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Probe on Walmart bribery case finds little sign of major offenses in Mexico

Published 19 October 2015

A federal investigation into allegations of corruption at Wal-Mart Stores's Mexican operations has found little sign of major offenses, and may lead to a smaller case than investigators had initially considered.

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Although the three-year investigation has not concluded, most of the work is complete and the US-based department store chain could be levied with a fine but might not suffer criminal charges against its executives who are suspected to be involved in corruption, The Wall Street Journal reported.

Under the same investigation, authorities found evidence of bribery in India, spread across small payments made to local officials. In this regard, Walmart is likely to face charges under the Foreign Corrupt Practices Act in the US.

The US Justice Department initiated its investigation in 2012 after two New York Times articles reported about the retailer's alleged bribery payments made in Mexico to obtain store construction permits.

The articles provided details of Walmart's Mexico unit's alleged illegal payments made to middlemen and also elucidated on how the senior officials of the chain sabotaged an internal inquiry regarding the suspicious payments, The Wall Street Journal reported.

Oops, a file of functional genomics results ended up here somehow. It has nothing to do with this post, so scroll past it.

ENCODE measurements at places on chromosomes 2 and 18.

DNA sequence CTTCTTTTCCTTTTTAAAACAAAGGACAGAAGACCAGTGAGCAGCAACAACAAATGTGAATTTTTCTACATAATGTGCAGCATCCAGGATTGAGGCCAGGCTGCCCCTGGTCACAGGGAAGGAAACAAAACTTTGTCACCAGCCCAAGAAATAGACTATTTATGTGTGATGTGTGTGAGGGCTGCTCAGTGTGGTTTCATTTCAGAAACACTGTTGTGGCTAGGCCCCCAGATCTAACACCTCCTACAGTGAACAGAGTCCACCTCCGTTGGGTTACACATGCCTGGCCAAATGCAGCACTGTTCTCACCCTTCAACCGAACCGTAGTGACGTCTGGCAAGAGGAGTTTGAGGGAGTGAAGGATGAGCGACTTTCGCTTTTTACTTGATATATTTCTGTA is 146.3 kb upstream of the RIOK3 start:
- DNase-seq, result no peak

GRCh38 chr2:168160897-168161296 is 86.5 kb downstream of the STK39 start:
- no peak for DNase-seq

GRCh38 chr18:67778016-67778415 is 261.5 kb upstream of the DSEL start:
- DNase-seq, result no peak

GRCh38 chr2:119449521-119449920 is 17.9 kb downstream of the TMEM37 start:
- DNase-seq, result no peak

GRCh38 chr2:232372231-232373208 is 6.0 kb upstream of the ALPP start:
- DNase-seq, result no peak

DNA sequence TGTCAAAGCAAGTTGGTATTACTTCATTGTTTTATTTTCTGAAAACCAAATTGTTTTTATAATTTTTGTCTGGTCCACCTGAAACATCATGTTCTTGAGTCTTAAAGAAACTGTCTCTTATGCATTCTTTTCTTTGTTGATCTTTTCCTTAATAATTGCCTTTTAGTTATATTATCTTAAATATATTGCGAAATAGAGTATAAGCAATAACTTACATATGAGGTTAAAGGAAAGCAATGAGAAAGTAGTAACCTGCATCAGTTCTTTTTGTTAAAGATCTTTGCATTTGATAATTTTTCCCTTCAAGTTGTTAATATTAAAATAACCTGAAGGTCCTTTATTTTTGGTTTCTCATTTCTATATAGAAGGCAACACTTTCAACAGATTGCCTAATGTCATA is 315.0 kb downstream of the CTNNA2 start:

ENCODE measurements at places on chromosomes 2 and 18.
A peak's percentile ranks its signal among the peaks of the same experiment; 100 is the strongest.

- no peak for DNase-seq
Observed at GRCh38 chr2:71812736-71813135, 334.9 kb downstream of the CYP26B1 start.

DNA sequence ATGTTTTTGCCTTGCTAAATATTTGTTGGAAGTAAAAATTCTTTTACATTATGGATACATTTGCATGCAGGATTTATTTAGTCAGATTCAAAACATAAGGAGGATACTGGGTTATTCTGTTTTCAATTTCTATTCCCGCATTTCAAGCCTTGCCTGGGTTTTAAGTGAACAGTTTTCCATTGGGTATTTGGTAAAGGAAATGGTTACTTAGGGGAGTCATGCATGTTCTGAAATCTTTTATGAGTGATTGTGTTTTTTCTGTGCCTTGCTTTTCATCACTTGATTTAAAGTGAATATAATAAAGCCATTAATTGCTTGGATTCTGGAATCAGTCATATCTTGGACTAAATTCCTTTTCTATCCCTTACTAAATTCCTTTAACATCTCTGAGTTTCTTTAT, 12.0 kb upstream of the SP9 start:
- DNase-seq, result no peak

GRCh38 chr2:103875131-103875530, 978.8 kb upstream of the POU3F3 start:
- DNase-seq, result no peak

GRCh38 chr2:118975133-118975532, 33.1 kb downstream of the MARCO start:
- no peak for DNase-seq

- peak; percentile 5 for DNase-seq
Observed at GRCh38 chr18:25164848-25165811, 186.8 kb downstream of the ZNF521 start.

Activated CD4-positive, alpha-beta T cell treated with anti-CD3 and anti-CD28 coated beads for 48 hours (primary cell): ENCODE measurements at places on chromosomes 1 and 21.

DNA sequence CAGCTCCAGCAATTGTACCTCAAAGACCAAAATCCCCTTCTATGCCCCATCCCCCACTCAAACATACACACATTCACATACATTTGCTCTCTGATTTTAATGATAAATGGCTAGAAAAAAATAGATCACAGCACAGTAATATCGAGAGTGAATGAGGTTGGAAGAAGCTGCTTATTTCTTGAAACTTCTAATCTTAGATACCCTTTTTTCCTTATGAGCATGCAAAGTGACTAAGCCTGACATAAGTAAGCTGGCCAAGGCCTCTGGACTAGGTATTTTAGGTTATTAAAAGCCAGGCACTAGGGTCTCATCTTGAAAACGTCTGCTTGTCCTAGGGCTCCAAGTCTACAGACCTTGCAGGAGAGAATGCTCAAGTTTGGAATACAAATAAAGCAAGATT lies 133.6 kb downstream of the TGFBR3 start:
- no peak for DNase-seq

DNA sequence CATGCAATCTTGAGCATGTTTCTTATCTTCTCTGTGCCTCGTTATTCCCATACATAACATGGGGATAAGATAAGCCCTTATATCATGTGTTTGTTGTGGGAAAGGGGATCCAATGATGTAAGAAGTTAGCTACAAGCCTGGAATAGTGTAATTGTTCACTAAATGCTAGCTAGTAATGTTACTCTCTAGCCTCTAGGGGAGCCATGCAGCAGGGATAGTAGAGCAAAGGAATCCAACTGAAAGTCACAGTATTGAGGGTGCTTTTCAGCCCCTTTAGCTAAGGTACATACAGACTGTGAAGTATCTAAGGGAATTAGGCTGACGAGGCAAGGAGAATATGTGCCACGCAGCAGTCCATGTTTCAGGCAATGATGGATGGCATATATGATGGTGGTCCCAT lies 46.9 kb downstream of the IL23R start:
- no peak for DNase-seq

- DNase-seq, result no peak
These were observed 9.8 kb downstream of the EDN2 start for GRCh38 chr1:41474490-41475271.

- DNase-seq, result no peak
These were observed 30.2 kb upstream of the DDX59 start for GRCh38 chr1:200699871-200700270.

The US government probe revealed that some of the allegations reported by The New York Times articles were contradictory to the evidence. However, the investigating officials did not discard the possibility of finding new evidence in the final stages of investigation that could change the course of the case.

However, The New York Times deputy executive editor Matt Purdy, said that the articles were based on the internal documents of Walmart, describing several suspicious payments made involving millions of dollars.

Among these documents, was one written by the company's own investigators concluding that there was reasonable suspicion to believe that the Mexican unit of the department store chain to have repeatedly violated the Foreign Corrupt Practices Act, reported The Wall Street Journal.

Similar payments were allegedly made in India too by the retailer. Several small payments were made to low-level officers to help push goods through customs and secure real-estate permits. Most of the suspicious payments were less than $200, and some were as low as $5, but they all added up to millions of dollars.


Image: Walmart Neighborhood Market in Huntington Beach, California.Photo: Courtesy of Wal-Mart Stores, Inc.